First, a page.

Restorative justice & family abuse: extending a socio-legal approach to cases of forced marriage in Scotland

Gaw, Cameron J. (2022) Restorative justice & family abuse: extending a socio-legal approach to cases of forced marriage in Scotland. LL.M(R) thesis, University of Glasgow.

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This thesis offers a comprehensive assessment of the theoretical and practical connections between restorative justice and forced marriage from a Scottish perspective. Existing legal models aimed at addressing Scotland’s forced marriage problem are focused on punitive sanctions and extracting victims from their abusive familial and community environments. It is argued that this top-down regulatory framework is falling short in several respects, leaving significant numbers of victims without legal protection. Recent evidence suggests some welfare organisations in Scotland are prepared to offer restorative and mediatory practices as alternative interventions despite significant opposition. In parallel, the Scottish Government’s recent commitment to a national model of restorative justice has yet to consider potential inclusion of forced marriage cases and implications for those involved.

The aim of this thesis is twofold: to assess the potential benefits of restorative practice as an alternative legal approach to forced marriage; and consider how these cases might be incorporated within Scotland’s national restorative justice strategy. Chapter one outlines the broader context to these developments and draws key boundaries in conceptualising restorative justice. An assessment of Scots forced marriage law is offered in Chapter two, followed by an overview of existing and prospective restorative justice landscapes in Chapter three. Chapter four considers the positioning of forced marriage within the surrounding feminist literature on restorative justice, reframing the existing discourse. Chapter five analyses how a restorative approach might address some of the crucial conceptual concerns of forced marriage through dialogic engagement, taking note of important feminist insights for addressing power imbalances and instilling victim safety. Discussion concludes in Chapter six with key considerations for a more desirable professional response to forced marriage through restorative practice. The overall objective is to demonstrate how the positioning of these cases within a socio-legal framework of restorative justice might extend protection to a great number of victims and offer fuller appreciation of the cultural and collectivist contexts within which minority individuals exercise marital autonomy.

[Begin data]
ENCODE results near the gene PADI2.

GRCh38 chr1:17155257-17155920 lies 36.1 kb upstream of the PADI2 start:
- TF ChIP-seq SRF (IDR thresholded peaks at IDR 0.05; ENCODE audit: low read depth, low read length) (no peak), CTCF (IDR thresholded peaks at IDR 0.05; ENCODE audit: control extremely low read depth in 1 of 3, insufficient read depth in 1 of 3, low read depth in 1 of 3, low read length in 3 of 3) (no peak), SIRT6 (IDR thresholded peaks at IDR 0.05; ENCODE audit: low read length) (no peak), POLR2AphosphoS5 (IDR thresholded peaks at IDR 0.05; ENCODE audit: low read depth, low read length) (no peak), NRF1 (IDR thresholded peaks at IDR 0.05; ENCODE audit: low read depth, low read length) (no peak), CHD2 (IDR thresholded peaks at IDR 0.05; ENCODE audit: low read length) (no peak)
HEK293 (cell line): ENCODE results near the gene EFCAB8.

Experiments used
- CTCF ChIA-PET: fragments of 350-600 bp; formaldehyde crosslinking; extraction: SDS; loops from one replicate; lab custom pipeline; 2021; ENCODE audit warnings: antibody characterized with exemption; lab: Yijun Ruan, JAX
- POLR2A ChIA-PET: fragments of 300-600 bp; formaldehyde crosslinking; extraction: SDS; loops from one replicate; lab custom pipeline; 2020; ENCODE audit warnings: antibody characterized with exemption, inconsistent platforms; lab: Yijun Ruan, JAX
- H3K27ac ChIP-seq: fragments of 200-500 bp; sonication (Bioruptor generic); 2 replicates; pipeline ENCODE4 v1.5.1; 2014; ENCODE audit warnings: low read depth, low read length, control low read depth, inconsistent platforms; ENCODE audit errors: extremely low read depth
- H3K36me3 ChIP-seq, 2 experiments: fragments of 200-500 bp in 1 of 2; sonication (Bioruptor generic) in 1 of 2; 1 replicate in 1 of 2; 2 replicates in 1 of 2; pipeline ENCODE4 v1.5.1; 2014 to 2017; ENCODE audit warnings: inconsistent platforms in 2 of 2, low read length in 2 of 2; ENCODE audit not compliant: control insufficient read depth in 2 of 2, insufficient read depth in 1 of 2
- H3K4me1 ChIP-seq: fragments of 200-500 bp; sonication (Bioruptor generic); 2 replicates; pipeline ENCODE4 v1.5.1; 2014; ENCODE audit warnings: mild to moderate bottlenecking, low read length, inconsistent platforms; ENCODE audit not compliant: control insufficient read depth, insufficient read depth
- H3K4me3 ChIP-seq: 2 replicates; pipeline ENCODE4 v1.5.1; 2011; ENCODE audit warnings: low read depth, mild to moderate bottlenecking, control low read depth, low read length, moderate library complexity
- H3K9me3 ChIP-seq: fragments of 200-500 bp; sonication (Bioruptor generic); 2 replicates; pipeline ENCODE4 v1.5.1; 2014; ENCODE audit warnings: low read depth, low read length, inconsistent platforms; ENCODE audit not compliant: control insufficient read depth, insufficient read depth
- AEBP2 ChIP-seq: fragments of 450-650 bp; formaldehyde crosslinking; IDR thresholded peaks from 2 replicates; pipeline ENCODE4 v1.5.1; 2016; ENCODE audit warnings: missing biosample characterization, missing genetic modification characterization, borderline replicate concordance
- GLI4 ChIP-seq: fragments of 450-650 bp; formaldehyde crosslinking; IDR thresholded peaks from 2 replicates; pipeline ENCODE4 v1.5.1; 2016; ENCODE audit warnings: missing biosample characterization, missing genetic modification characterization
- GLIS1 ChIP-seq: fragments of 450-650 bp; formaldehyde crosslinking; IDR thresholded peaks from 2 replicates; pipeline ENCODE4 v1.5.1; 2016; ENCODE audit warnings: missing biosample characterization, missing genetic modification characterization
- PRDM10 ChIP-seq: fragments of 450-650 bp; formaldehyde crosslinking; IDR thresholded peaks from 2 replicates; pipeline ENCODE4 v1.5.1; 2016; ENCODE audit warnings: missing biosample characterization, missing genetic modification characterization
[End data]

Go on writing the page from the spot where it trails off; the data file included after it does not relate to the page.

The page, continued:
Item Type: Thesis (LL.M(R))
Qualification Level: Masters
Subjects: H Social Sciences > HQ The family. Marriage. Woman
K Law > K Law (General)
Colleges/Schools: College of Social Sciences > School of Law
Supervisor's Name: Belton, Ms. Felicity
Date of Award: 2022
Depositing User: Theses Team
Unique ID: glathesis:2022-83089
Copyright: Copyright of this thesis is held by the author.
Date Deposited: 19 Aug 2022 10:45
Last Modified: 19 Aug 2022 10:51
Thesis DOI: 10.5525/gla.thesis.83089

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